• The Lowland Britons – The lands between Hadrian’s Wall and Antonine Wall (what is today southern Scotland) were peopled by four main tribes of Britons: Votadini, Damnonii, Novantae and Selgovae. These “Men of the North,” as they were sometimes called, lived in a military zone in the first two centuries of the Common Era and some of the tribes were frequently attacked by the Roman army. But after that, Rome pretty much left them alone. This area is pinkish-purple in the map above.
  • The Highlanders – Today, we would call them Picts, but the were really a group of many tribes (some were thought to be nomadic). The Caledonii are the most well known, both for their fierceness and ability to live in extremely cold and bleak landscapes, but we would be remiss not to mention the others: Taexali, Vacomagi, Cornovii, Smertae, Caereni, Carnonacae, Creones, Venicones, and Epidi.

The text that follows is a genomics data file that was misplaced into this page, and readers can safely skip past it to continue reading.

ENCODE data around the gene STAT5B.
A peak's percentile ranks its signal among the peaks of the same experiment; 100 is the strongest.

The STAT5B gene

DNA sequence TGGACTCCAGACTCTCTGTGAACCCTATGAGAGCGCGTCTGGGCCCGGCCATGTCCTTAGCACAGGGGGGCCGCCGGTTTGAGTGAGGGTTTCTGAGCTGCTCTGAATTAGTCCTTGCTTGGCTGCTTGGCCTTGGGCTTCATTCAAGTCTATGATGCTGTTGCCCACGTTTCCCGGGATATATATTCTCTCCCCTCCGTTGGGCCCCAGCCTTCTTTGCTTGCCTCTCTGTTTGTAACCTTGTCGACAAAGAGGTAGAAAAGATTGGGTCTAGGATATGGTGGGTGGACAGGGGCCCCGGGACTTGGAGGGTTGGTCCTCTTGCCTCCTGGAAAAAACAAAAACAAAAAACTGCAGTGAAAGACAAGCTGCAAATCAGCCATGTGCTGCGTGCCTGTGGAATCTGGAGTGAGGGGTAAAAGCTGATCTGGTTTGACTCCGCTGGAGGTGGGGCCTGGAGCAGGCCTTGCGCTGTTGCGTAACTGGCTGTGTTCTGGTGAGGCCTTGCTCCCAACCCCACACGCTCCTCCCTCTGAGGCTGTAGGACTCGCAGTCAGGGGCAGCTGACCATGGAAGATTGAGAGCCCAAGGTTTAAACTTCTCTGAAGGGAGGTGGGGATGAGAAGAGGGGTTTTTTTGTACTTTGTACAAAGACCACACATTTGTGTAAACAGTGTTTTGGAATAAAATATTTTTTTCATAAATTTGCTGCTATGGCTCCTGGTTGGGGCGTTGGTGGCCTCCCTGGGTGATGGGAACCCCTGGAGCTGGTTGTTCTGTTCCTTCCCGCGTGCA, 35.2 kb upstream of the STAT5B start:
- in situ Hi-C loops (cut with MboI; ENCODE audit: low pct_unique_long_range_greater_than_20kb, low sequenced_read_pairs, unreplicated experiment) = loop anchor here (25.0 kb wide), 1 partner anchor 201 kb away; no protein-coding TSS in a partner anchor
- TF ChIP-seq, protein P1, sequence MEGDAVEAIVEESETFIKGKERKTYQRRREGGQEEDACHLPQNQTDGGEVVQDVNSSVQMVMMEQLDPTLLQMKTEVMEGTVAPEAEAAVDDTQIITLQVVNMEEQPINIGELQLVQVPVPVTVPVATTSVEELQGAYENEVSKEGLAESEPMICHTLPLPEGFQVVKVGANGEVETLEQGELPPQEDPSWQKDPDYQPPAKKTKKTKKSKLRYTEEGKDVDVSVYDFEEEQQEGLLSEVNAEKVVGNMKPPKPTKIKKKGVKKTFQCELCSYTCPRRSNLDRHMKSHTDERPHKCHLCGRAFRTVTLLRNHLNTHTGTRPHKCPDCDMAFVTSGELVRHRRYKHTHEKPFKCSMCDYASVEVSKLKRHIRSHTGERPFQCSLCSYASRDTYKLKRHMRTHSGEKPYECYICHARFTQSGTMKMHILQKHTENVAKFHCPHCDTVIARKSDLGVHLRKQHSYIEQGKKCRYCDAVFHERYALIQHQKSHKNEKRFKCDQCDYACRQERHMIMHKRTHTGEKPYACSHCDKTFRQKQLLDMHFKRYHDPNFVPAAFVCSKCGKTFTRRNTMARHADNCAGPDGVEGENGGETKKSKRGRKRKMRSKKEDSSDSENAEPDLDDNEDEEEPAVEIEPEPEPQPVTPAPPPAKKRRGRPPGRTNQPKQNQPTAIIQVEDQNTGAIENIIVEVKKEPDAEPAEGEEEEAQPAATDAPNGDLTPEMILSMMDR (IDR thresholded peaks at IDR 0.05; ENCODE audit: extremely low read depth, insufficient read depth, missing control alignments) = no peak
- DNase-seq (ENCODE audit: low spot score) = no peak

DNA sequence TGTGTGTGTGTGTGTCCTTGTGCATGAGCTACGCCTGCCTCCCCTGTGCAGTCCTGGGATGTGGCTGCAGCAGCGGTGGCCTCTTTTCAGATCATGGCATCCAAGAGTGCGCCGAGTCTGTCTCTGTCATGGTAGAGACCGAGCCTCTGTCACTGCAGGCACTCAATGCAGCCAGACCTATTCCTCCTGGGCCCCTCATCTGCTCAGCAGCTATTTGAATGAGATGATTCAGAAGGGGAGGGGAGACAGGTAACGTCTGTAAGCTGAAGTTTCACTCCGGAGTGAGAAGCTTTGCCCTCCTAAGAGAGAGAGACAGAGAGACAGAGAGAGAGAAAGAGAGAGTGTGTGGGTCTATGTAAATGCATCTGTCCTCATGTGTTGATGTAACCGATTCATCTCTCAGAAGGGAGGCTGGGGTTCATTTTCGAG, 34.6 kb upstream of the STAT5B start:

Obviously, my books focus on the area that is today the Britain and Scotland. But there were also Celtic people in Brittany (the Bretons) and Amorica/Galaicia (Gaul) at the time. And of course, the Irish were also Celts, perhaps the only ones completely devoid of Roman influence, since the Romans left them alone. I’m saving the Irish stuff until I write about Tristan and Isolde, so we have something to talk about then.

The Britons by Christopher Snyder
Celtic Britain and Ireland
 by Lloyd and Jennifer Laing
The Celts by Jean Markale
The Native Tribes of Britain (BBC)

What questions do you have about the Celtic peoples of Britain?

V is for Votadini, Tribe of the Gododdin

Ptolemy’s map of Scotland south of the Forth. The Votadini are called “Otadini” on this map. Map created by Notuncurious. Obtained from Wikimedia Commons under the Creative Commons Attribution-Share Alike 3.0 Unported license.

Chances are good that unless you’ve studied Celtic history, you’ve never heard of the Votadini. I hadn’t either, until I began my research. They are one of the four tribes of living in what is today southern Scotland, but was in Arthur’s time (approximately 450-550 AD) the northern part of Britain. The area is most easily defined as between Hadrian’s Wall and Antonine Wall, or from the Firth of Forth to the Solway Firth. The Votadini’s land was in the southeastern section of this area. Other tribes between the walls included Damnonii, Selgovae and Novantae.